Alnus maritima [Marsh.] Nutt. (seaside alder) is a rare, North American species with strong potential for use in managed landscapes. Information on the propagation and production of this species is not available. Our objective was to evaluate the potential for using softwood cuttings to propagate A. maritima, with emphasis on how IBA and plant provenance affect rooting success. Propagation trials were conducted with cuttings from seven trees native to the Delmarva Peninsula and seven trees from Oklahoma. Cuttings from both provenances were collected on 14 June and 23 Aug. Cuttings were wounded; treated with 0, 1, or 8 g/kg IBA; and placed under intermittent mist in a greenhouse for 9 weeks. The highest percentage of rooting (67.9) was achieved for the Oklahoma provenance by using 8 g/kg IBA in June. Across IBA treatments, rooting of cuttings from Oklahoma, 54.8% (June) and 12.4% (August), was higher than rooting of cuttings from Delmarva, 27.1% (June) and 3.1% (August). IBA at 8 g/kg caused a higher rooting percentage than the other IBA rates at both times of the season. More cuttings collected 14 June rooted (41%) than those collected 23 Aug. (7.7%) over IBA treatments. Another experiment involved cuttings from one juvenile, greenhouse-grown seedling from Oklahoma that showed 100% rooting with both 1 and 8 g/kg IBA. Shoot growth appeared more vigorous on rooted cuttings from these juvenile stems than on plants derived by rooting mature tissue collected in nature. We conclude that using softwood cuttings can be an effective way to multiply clones of A. maritima, particularly when stock plants are juvenile and cuttings are treated with IBA.

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James A. Schrader and William R. Graves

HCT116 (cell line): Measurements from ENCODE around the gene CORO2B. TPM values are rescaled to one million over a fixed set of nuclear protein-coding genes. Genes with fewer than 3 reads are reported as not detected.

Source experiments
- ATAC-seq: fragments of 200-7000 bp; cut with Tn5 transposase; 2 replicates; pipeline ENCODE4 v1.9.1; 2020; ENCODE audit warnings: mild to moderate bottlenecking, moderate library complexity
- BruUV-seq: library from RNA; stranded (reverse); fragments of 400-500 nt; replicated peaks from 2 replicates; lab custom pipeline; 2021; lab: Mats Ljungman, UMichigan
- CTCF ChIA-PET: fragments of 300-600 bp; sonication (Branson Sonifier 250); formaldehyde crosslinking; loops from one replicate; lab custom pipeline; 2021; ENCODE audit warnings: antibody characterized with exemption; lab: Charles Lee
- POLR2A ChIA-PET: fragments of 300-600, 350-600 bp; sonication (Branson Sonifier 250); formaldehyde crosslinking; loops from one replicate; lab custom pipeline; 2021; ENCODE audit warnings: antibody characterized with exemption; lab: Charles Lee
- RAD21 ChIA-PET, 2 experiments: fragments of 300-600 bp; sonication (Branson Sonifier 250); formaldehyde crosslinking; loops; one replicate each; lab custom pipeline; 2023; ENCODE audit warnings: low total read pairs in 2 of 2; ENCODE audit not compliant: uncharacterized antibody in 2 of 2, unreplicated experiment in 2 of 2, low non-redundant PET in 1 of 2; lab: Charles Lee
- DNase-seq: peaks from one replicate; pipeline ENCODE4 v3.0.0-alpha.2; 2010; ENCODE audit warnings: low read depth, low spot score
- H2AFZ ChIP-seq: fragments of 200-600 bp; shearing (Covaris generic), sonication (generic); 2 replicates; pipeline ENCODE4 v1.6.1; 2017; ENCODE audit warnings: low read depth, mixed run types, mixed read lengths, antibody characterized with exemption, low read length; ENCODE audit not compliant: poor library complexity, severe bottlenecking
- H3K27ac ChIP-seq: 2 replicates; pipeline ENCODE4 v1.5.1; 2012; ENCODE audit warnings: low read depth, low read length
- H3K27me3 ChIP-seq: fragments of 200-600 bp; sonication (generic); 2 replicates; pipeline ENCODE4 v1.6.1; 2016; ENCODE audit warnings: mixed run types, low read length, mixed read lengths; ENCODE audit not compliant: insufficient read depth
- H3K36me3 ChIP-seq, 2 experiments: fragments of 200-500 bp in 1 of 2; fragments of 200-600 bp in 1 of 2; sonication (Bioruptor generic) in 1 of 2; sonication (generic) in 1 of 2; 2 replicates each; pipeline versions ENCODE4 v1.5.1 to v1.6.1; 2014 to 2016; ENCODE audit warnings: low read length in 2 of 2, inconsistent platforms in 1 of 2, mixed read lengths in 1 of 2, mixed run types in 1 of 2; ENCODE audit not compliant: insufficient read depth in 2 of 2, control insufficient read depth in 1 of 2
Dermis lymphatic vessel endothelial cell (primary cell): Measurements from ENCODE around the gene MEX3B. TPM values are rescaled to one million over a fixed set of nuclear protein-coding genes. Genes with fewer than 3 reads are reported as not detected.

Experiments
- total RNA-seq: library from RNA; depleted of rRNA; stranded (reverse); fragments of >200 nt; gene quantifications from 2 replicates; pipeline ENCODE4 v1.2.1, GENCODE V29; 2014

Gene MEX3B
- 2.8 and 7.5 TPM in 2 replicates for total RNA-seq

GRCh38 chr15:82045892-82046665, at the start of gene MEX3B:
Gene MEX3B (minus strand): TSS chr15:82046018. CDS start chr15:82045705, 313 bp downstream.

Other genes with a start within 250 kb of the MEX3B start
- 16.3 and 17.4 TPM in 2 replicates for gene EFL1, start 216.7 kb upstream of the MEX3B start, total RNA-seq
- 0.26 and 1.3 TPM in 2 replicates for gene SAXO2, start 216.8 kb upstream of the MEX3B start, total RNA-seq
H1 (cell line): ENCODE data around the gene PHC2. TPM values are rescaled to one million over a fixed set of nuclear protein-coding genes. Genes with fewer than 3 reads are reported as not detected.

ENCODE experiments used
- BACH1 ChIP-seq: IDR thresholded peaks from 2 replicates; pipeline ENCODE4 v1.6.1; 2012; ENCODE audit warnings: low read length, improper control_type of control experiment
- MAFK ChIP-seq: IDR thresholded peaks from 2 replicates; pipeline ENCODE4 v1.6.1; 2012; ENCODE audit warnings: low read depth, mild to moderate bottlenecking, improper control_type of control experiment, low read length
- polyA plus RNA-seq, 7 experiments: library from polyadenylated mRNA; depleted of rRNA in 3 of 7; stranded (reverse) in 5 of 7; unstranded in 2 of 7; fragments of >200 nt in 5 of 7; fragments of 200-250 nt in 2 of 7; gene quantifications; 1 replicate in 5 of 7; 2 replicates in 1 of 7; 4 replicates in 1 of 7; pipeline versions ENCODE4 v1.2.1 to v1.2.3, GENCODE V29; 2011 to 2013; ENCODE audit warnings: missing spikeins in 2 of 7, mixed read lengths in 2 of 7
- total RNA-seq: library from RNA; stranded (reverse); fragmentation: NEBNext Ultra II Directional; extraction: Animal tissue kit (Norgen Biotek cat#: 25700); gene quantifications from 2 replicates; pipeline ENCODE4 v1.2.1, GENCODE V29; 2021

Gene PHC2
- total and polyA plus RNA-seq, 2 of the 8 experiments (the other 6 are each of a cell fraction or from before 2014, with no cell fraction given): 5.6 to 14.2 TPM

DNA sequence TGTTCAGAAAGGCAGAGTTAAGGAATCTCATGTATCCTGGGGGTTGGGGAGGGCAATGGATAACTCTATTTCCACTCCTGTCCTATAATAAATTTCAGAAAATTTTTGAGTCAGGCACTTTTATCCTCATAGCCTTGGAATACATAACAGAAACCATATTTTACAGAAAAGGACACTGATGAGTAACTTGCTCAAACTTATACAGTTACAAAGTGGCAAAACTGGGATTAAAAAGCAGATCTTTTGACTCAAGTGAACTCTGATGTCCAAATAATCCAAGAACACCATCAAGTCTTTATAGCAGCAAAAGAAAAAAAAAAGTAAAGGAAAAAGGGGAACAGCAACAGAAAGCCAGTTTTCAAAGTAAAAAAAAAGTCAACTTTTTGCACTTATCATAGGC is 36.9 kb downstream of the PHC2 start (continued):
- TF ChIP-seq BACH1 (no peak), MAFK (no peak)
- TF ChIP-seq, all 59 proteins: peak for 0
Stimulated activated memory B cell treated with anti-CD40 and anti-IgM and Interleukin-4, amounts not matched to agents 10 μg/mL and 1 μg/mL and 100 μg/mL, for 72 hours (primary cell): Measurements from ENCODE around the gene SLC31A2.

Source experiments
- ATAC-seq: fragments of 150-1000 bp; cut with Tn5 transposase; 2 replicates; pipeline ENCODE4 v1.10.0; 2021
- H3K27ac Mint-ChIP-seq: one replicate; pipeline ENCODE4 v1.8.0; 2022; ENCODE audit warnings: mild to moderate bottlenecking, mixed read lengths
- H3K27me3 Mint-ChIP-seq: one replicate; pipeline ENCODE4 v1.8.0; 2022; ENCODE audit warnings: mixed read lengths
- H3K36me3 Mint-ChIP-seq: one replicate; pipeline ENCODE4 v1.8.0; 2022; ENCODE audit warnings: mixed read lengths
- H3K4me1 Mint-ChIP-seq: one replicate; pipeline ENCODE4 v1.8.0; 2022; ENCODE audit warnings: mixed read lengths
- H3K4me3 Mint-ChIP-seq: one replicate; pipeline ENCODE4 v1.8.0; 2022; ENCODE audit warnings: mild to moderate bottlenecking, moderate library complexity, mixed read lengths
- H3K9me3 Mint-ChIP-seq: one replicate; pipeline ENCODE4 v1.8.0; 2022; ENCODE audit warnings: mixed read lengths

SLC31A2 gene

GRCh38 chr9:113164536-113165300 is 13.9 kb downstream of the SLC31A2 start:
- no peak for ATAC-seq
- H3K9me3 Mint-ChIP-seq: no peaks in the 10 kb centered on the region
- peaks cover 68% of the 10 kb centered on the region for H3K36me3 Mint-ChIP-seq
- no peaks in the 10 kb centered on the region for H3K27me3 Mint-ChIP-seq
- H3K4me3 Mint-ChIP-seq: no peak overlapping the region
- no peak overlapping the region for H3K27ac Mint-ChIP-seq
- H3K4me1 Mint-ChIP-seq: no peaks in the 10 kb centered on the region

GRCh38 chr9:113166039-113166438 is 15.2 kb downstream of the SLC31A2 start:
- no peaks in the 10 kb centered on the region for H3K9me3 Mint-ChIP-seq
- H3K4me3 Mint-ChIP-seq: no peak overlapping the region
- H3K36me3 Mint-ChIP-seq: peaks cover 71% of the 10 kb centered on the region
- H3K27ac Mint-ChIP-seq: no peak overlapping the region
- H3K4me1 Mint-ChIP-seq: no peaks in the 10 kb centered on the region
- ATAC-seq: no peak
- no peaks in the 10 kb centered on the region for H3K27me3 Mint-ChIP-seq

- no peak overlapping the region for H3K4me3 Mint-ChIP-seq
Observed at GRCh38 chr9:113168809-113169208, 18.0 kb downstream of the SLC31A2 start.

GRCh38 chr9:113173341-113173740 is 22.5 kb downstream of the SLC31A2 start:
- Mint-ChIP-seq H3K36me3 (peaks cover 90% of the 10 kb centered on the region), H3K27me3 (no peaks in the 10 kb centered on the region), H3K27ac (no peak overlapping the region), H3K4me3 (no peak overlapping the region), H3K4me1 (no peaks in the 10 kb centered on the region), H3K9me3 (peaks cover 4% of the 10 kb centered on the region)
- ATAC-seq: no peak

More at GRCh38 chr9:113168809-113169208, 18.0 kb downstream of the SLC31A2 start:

The genus Dirca L. (Thymelaeaceae) consists of three species of understory shrubs. Dirca palustris L. is sparsely distributed across eastern North America, D. occidentalis Gray is endemic near the San Francisco Bay, and D. mexicana Nesom & Mayfield is known only in one population in northeastern Mexico. Despite interest in the horticultural use of Dirca, plants seldom are marketed. Difficult propagation impedes production of Dirca. We sought to define protocols that promote uniform seed germination of all three Dirca spp. Endodormancy and paradormancy cause sporadic germination over several years under natural conditions, but endocarp removal, cold stratification, and treatment with GA3 increased germination percentage, speed, and uniformity. Dirca occidentalis was most responsive; up to 94% of seeds germinated after endocarp removal, 24 hours in GA3 at 50 mg·L–1, and stratification at 4 °C for 30 days. Treatments also were effective for D. palustris (up to 68% germination), but seeds of D. mexicana were unresponsive and germinated at 25% or less. Seed treatments should facilitate production of D. occidentalis and D. palustris, but further research is needed to define methods to propagate D. mexicana for horticultural use and for conserving this rare species in the wild.